Domestically, Chemero says the Southwest is Wayback’s current hotspot—Texas, Arkansas, Oklahoma. But it really comes down to the operator and the real estate. The chain has an in-house team to go over every location and physically walk the sites before giving the operator the go-ahead.
Right now, Chemero believes there are five factors fueling Wayback’s present growth and its potential.
- No. 1: The aforementioned cost of entry. “There are a lot more people out there who have $400,000 in their pocket than $4 million,” he says.
- No. 2: Menu diversity. Wayback is definitely burger focused, but it offers enough variety to allow for repeat visits. Everything from chicken to a fish sandwich to a veggie burger to salads, and all executable by minimum-wage level employees.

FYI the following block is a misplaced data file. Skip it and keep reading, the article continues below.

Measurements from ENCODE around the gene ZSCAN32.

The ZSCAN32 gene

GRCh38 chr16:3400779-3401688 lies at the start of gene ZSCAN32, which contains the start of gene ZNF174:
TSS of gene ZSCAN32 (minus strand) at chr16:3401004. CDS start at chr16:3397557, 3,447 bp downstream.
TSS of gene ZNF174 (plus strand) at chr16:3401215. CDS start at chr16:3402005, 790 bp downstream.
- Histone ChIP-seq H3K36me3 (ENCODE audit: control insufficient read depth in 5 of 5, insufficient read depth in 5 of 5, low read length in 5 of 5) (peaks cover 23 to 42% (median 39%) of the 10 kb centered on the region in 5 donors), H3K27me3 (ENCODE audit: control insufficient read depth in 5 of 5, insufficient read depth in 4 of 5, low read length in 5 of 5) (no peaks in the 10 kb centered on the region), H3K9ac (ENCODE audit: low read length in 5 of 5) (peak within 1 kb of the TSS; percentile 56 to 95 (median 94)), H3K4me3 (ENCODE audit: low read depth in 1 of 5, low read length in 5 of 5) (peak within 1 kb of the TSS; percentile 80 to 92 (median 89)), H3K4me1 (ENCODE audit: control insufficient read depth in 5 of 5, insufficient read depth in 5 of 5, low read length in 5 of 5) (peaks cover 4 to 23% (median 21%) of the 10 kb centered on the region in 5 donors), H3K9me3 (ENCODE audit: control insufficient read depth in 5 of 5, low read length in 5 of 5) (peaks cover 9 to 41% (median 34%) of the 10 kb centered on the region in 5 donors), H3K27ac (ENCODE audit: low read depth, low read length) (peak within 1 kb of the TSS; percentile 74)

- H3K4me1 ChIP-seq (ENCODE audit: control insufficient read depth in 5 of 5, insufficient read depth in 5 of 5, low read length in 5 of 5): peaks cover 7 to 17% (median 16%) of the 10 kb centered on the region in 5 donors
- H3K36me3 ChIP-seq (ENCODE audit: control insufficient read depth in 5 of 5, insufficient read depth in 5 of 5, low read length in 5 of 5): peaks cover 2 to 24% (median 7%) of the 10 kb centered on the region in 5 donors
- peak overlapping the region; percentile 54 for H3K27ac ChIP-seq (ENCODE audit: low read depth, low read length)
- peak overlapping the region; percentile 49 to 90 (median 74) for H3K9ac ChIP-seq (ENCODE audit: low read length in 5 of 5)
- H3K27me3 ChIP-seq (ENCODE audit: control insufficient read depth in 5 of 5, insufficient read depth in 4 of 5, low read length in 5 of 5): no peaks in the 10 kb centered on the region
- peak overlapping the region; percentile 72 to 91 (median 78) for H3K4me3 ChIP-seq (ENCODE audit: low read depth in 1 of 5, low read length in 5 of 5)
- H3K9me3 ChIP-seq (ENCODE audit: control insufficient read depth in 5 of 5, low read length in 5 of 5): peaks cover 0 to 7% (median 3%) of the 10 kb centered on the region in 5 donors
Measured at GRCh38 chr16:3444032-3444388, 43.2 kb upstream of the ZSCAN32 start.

- No. 3: Again, size. This helps operators as well in regards to utilities.
- No. 4: Technology and Wayback’s delivery capabilities. This is important with its locations near military bases, which also offer breakfast. Additionally, some units sell beer and wine.
- No. 5: Catering. This is a growing offering for Wayback.
On a last note, Chemero says Wayback’s stable leadership has steadied the company and built strong relationship with banks and lenders. Combined with Eucalitto, the duo has 60-plus years of restaurant experience.
“When people look at a restaurant they look at the business model. They look at the store. They look at the food. But they also put a high emphasis on how do you run your company. The management team,” he says. “We’ve had many, many, many compliments from people and other vendors that they think our management team and the people who work here are just over the top.”